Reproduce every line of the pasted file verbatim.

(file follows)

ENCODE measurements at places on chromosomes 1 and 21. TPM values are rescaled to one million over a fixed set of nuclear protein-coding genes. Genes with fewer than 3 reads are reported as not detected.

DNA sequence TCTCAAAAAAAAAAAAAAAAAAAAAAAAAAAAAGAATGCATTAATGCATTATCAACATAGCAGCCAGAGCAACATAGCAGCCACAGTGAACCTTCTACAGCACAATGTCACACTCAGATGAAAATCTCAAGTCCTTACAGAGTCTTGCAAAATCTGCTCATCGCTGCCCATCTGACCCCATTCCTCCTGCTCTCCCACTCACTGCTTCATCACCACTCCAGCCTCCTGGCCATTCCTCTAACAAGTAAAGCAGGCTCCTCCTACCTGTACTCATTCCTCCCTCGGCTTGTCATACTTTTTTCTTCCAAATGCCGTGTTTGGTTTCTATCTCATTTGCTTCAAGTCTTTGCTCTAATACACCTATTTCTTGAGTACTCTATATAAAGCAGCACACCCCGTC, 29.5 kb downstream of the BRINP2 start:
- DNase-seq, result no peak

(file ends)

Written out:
ENCODE measurements at places on chromosomes 1 and 21. TPM values are rescaled to one million over a fixed set of nuclear protein-coding genes. Genes with fewer than 3 reads are reported as not detected.

DNA sequence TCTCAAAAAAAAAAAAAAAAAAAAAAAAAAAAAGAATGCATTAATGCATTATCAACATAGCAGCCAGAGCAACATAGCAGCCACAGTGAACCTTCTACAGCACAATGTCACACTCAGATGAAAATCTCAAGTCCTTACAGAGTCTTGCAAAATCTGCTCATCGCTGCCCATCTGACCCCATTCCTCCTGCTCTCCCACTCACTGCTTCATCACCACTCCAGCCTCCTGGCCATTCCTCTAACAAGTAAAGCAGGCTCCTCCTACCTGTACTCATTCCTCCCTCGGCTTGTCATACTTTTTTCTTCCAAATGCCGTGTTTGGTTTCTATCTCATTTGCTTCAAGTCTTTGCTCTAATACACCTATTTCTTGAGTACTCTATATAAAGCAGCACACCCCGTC, 29.5 kb downstream of the BRINP2 start:
- DNase-seq, result no peak